Roswell: The Birth of a Myth

Flying saucer, weather balloon, or...?

Sign pointing to an alien parking lot in Roswell, New Mexico
Jerry Gay/The Image Bank/Getty Images

Though it was not to be dubbed an "incident" until long afterward, an unusual series of events unfolded in early July 1947, the details of which have become so obscured by more than a half-century of mythologizing that even the mainstream press has difficulty distinguishing the truth from the fiction of it anymore.

In the public's mind, the so-called Roswell Incident now occupies that same curious limbo between belief and disbelief that was once the sole domain of conspiracy theories about the JFK assassination. 

Suppose there were indisputable evidence that extraterrestrial beings visited this planet at some point in the past century. That discovery alone would be among the most significant events of all time, forever changing humankind's view of itself and its place in the universe.

Suppose further that it could be proven, as some people claim, that the U.S. government purposely withheld this profoundly important information from the public for some 60-plus years. The social and political fallout would shake the country to its core.

Of course, nothing of the sort has been proven, not even remotely, yet 80 percent of the American public admit to believing these things to be true. Why? The answer may be that in Roswell we've found the ideal myth for our age, replete with supernatural beings whose elusive comings and goings hint at an unseen world beyond everyday reality and a struggle between forces of good and evil that mirrors our gravest concerns about modern life.

The mythopoeic elements of the Roswell story are more compelling than the facts, which, when given their due, only lead back to what is ordinary and familiar — that which we yearn to transcend.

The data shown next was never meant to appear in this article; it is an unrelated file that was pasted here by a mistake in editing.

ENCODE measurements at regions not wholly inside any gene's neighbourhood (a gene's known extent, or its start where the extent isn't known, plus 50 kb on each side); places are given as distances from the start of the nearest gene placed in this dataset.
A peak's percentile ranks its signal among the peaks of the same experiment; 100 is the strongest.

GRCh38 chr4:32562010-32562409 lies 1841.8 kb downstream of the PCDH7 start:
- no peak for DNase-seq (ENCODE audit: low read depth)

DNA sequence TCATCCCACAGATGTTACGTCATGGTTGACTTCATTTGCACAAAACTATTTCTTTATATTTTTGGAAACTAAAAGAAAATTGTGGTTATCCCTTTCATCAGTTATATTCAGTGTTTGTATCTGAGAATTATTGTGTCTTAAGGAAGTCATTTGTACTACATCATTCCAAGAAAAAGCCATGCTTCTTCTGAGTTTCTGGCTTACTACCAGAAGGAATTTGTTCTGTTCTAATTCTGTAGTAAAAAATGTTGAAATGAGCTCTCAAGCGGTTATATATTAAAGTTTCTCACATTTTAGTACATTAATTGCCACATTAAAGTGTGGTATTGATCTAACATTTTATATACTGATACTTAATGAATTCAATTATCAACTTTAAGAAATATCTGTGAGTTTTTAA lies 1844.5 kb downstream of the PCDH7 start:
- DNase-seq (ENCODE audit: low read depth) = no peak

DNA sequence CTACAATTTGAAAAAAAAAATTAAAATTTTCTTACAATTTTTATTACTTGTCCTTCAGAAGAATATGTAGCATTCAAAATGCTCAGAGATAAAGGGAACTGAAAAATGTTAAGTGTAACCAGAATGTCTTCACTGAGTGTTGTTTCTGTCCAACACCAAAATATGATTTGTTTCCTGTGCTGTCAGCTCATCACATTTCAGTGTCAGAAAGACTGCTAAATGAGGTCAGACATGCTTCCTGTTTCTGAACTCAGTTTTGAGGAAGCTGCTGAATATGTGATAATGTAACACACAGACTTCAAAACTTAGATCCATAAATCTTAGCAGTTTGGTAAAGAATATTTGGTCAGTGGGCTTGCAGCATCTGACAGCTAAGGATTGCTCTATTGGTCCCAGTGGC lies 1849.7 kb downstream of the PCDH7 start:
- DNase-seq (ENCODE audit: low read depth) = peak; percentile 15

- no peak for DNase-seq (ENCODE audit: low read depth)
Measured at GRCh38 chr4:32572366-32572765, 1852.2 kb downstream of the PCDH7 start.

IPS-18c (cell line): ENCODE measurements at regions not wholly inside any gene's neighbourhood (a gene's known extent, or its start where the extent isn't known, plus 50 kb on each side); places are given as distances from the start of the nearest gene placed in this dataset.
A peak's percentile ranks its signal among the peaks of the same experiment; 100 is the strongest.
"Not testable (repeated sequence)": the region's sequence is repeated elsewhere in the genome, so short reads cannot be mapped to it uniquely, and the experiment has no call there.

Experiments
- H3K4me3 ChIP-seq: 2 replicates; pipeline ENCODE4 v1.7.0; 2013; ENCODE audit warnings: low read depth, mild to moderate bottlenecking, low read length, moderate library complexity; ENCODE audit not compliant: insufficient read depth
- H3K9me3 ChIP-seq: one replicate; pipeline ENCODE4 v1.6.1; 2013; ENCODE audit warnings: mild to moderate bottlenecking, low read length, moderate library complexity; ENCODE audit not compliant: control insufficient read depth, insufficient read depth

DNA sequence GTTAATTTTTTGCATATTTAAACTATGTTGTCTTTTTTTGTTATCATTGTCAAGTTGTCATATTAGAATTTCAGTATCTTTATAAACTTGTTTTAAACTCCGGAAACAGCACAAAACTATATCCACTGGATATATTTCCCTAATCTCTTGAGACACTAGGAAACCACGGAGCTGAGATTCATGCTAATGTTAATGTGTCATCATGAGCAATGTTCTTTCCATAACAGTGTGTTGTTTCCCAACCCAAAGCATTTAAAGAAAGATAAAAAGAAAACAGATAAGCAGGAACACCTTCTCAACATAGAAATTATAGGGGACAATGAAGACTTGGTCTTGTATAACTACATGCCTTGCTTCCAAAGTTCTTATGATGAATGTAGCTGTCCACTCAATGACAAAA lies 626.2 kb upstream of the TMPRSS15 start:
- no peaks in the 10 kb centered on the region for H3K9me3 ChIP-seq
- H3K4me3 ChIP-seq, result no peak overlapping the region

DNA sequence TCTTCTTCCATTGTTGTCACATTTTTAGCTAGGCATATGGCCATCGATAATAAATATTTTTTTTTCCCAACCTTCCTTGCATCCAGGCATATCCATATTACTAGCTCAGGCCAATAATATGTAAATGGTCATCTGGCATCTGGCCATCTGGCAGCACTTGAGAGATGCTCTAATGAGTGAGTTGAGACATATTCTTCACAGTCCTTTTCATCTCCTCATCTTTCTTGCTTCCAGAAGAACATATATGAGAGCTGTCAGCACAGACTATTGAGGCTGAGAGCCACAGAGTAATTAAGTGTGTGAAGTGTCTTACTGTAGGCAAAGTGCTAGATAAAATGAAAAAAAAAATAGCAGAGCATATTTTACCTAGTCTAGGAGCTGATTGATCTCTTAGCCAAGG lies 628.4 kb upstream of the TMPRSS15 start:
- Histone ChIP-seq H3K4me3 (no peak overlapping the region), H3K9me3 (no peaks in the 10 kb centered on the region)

The making of a myth

Anthropologists tell us that myths can be born from simple errors in observation or misinterpretations of mundane events. With that in mind, perhaps it would be productive for once to review the basic facts — the few that remain undisputed, in any case — with a folklorist's eye; to look at Roswell as a myth in the making.

Let's begin with an observation: We would not be referring to Roswell as an "incident" today if the Air Force had not made a public pronouncement based on the discovery of unusual debris in a remote pasture on July 8, 1947 and then reversed its story 24 hours later. So much hinges on a few conflicting statements.

The "incident" had actually begun two days earlier when a rancher named William "Mac" Brazel drove to Roswell with two cardboard boxes containing what appeared to be aircraft wreckage — albeit made from strange materials and decorated with even stranger markings — and showed the contents to the local sheriff. The sheriff called officials at the Roswell Air Army Field, who dispatched intelligence officers to scoop up the debris and ship it off for analysis.

Twenty-four hours later, the Air Force issued a press release declaring it had come into possession of "a flying saucer" 

Later that same day, in a statement made on a radio news broadcast by Brigadier General Roger Ramey, the Air Force retracted its previous announcement, now declaring that the debris found in Brazel's pasture was the wreckage of "an ordinary weather balloon.

Here's a bit of historical context: No one had ever heard of "flying saucers" until just two weeks earlier when the phrase was first coined — in a newspaper headline.

Kenneth Arnold's "flying saucers"

Rewind to June 24, 1947. A businessman named Kenneth Arnold, while piloting his private plane near Mt. Rainier in Washington state, clocks nine glowing objects streaking across the horizon at a speed beyond the capability of any aircraft in existence. He is so stunned by the experience that he immediately calls a reporter and describes what he saw: "boomerang-shaped" flying objects that moved erratically across the sky, "like a saucer would if you skipped it across water."

The story is picked up by wire services and published in newspapers across the country. Newspaper editors wrack their brains for a snappy catch-phrase. "Flying saucers" enter the national vocabulary.